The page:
Sony A9 Overheating Test
Try as we might, we could not make the Sony A9 overheat
by Jaron Schneider | Posted 06/16/2017
When the Sony A9 first became available to the public, just about immediately a video surfaced online complaining about it overheating in what should have been a relatively unchallenging environment. In that video, the photographer said that within 20 minutes of shooting in 81 degree Fahrenheit weather, the camera warned him that the internal temperature was getting too high, and that it was soon to overheat. When I saw this video, I was shocked. I and other members of the Imaging Resource staff had already shot extensively with the A9 and found it to work outstandingly in all cases. I personally shot with it outside in Santa Barbara in the sun for a full day with no problems, so it seemed odd that this one person was struggling with the camera overheating. We decided that we had to test for ourselves if we could get the camera to overheat.
Before I go over the test, I want to make it clear that I did install the new firmware that Sony released for the A9 before I conducted the test. The firmware likely tells the A9 where to set the threshhold for warning users about a possible overheat, not preventing overheating altogether (that seems impossible for just a firmware update). So the firmware update should not have changed the camera's propensity to overheat, only how long it would go before warning you that it was about to.
I conducted two separate tests: 1) Leaving the camera out in the sun and then filling two memory cards (shooting at the highest frames per second the camera is capable, and also JPEG+RAW) and 2) Leaving the camera in a car for what eventually amounted to one and a half hours in the sun and attempting to operate it.
I left the camera on the porch of my hotel room in San Diego for thirty minutes before I attempted to shoot with it. On this particular day, the temperature was in the mid-70s (Fahrenheit) thanks mainly to a light sea breeze. In direct sun however, it felt much warmer (as you can imagine). After waiting half an hour, I proceeded to fill one entire 128 gigabyte memory card (UHS-II) shooting at the highest frame rate possible to JPEG and RAW, then I swapped the card with another 128 gigabyte card (UHS-II as well) and proceeded to fill that card as well. By the end of the test, I had shot over 4400 images totaling nearly 9000 files in under an hour.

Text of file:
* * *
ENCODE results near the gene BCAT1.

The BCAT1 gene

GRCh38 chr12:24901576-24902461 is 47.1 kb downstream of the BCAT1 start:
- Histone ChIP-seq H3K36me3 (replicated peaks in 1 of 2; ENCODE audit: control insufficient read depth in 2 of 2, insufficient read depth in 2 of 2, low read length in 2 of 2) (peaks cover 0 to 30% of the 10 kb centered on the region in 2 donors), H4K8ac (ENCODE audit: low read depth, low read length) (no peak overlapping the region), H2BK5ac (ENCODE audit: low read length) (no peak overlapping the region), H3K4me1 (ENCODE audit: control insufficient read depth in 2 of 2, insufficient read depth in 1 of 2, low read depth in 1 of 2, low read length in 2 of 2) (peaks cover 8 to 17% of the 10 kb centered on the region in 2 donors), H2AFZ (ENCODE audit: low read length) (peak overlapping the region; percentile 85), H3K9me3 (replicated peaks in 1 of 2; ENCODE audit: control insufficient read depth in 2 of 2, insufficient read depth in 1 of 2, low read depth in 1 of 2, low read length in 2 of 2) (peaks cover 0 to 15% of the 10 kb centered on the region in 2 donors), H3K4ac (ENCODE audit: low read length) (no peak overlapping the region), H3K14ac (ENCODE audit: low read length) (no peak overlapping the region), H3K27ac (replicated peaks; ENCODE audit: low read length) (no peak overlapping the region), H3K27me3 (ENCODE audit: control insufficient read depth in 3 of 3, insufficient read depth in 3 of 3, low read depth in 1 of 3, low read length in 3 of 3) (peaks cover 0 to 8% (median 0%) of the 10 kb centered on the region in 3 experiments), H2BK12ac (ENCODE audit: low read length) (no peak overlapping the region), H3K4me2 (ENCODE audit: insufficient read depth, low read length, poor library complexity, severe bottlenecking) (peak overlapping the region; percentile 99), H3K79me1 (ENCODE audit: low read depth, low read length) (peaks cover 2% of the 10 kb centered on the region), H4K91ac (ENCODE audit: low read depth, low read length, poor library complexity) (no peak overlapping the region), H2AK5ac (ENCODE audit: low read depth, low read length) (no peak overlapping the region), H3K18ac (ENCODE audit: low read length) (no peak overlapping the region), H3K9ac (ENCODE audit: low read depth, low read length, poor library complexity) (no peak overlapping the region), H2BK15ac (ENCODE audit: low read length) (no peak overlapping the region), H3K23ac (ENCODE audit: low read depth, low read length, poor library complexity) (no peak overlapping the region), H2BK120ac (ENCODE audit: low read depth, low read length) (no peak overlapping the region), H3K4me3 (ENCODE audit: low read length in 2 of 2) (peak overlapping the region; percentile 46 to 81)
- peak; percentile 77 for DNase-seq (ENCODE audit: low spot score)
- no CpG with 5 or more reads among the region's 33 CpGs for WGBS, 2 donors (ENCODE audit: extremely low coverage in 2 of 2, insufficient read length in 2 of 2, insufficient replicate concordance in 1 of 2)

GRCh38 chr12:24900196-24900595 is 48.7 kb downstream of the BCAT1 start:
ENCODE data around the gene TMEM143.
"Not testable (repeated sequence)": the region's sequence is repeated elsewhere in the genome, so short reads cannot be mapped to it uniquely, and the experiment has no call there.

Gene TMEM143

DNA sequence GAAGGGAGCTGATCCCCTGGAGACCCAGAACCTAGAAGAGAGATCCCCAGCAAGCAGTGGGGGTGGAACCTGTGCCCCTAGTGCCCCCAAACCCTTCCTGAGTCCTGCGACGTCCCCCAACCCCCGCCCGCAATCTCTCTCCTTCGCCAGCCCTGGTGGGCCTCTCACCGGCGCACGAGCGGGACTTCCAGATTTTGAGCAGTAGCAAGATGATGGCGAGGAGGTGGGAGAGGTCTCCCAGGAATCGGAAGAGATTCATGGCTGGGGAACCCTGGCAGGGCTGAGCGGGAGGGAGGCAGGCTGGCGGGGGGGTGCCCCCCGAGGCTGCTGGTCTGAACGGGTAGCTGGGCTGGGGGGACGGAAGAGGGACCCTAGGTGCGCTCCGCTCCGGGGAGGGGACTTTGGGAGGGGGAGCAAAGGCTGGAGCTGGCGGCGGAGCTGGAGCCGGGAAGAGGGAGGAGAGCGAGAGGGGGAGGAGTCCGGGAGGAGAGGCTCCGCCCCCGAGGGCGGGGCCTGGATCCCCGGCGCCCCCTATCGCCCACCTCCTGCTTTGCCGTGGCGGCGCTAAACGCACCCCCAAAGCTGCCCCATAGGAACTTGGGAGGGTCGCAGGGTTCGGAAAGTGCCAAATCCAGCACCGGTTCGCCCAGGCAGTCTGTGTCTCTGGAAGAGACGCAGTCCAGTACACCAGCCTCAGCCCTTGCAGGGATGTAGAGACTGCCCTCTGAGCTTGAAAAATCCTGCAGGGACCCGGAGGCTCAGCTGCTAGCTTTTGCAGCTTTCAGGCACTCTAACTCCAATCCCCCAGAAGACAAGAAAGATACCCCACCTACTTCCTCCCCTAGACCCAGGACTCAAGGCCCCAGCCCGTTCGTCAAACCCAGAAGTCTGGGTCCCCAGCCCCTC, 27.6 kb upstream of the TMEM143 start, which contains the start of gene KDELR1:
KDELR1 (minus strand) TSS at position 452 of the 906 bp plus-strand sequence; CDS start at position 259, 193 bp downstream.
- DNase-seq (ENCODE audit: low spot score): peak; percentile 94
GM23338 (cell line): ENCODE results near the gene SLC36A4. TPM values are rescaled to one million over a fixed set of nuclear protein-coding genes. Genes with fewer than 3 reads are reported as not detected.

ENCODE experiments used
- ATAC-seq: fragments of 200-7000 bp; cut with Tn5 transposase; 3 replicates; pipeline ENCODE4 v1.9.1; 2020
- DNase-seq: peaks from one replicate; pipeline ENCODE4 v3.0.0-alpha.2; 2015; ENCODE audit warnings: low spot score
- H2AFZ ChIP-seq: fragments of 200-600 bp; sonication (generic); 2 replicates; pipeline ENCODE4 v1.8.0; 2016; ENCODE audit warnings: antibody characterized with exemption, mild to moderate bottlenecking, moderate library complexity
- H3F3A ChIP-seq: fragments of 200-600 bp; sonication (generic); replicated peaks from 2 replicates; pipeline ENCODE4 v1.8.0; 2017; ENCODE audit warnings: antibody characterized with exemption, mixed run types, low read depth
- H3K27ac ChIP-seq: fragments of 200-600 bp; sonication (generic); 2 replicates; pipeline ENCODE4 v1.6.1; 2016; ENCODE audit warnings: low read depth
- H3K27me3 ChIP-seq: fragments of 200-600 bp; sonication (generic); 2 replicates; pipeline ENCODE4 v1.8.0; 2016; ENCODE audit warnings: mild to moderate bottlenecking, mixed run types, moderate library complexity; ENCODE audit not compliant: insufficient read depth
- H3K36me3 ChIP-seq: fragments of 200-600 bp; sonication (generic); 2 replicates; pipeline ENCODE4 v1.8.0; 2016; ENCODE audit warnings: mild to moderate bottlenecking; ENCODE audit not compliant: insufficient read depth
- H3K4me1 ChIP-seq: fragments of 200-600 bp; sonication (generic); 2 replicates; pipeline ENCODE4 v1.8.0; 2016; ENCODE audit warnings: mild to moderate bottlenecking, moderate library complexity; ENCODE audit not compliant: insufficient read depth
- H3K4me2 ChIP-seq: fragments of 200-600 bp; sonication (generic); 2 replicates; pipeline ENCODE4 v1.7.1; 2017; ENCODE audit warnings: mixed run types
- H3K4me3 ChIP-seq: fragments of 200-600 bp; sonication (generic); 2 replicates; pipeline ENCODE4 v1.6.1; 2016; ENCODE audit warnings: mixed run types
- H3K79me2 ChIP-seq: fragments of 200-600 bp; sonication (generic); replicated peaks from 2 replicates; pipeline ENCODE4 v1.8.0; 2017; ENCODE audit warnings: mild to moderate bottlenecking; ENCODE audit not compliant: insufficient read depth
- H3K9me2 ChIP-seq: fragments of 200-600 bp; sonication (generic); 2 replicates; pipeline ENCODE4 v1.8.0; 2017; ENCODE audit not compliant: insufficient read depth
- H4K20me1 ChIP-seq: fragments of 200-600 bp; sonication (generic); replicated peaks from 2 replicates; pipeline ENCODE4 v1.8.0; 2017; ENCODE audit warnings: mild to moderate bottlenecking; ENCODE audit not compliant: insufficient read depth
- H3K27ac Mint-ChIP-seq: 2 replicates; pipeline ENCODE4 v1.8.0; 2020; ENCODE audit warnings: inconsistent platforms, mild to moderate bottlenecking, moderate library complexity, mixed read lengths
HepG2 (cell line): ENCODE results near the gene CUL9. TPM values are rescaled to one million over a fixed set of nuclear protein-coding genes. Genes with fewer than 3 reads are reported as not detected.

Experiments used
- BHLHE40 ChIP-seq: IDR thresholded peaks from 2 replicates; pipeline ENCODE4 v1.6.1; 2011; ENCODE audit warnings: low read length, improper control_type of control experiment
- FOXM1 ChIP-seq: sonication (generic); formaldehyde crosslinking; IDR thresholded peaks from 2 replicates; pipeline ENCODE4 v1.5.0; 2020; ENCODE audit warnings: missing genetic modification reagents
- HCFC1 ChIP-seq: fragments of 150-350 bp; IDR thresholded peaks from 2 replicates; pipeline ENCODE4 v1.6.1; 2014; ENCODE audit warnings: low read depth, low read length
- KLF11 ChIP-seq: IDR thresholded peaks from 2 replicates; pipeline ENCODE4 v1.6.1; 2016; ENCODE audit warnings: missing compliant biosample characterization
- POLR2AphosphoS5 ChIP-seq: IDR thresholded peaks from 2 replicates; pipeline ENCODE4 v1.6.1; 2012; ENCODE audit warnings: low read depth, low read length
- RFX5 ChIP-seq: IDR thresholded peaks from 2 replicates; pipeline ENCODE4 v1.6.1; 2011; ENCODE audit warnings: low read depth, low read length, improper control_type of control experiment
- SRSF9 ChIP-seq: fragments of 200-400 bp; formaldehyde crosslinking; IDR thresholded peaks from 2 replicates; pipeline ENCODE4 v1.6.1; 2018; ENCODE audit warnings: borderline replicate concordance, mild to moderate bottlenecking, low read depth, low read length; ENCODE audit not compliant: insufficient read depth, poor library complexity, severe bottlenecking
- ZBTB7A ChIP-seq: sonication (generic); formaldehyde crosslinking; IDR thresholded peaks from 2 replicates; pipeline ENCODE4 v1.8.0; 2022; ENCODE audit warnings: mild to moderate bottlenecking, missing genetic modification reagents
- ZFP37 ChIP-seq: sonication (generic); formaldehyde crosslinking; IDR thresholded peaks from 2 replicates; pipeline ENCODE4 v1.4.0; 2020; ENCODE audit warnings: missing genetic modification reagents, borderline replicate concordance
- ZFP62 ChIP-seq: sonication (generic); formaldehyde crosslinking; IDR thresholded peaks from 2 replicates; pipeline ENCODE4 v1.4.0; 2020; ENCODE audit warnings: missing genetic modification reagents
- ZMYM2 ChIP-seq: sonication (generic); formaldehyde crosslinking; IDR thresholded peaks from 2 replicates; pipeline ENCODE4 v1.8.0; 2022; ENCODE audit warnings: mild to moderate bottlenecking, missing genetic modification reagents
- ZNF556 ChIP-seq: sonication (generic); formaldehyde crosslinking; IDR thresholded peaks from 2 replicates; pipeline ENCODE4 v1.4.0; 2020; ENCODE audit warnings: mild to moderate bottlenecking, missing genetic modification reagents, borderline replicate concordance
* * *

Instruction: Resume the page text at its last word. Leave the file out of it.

By the end of the test, the camera was not really any warmer to the touch than when I started, and still had 72% battery remaining.
I figured this was not going to suffice as a result on its own, so I decided to up the ante a bit and try something else.
I took the lens off the camera and placed the A9 in the back window of my rental car and drove to a place where it would sit in maximum sunlight. I then went for a walk. An hour later, I drove to another spot (chasing sunlight) and waited an additional 20 minutes. I then drove back to my hotel parking lot, and took the camera out of the car and replaced the lens on it. On this particular day, it was again in the mid 70s outside with a light breeze, so the inside of my car on a black surface with no breeze was far warmer than that. The A9 was physically hot to the touch, espcially the metal hotshoe; I could not touch the hotshoe for very long as it burned.
After replacing the lens on the camera, I shot around 400 images before I realized that instead of getting hotter, the A9 was actually cooling off in my hands. No matter what I tried, I could not even get the camera to warn me about possible overheating let alone actually overheating it.
Though I do not doubt that the situation in the original video that sparked this controversy actually happened, after updating the firmware (and honestly, even before as I was shooting in very warm environments prior to this test) it is extremely challenging to overheat the A9. I say that as even though I was actually trying to make the camera overheat, I could not.
Note: I am aware that I cannot prove how hot it was in my car or how hot it was outside, but I have no reason to make this up. I have gone on record multiple times complalining about Sony's A7R II overheating, and I legitimately was trying my utmost to make the A9 fail. I could not. Also take note how I do not have a battery grip on the A9, one of the proposed solutions to the overheating problem. Even using just the single internal battery, the camera did not overheat.
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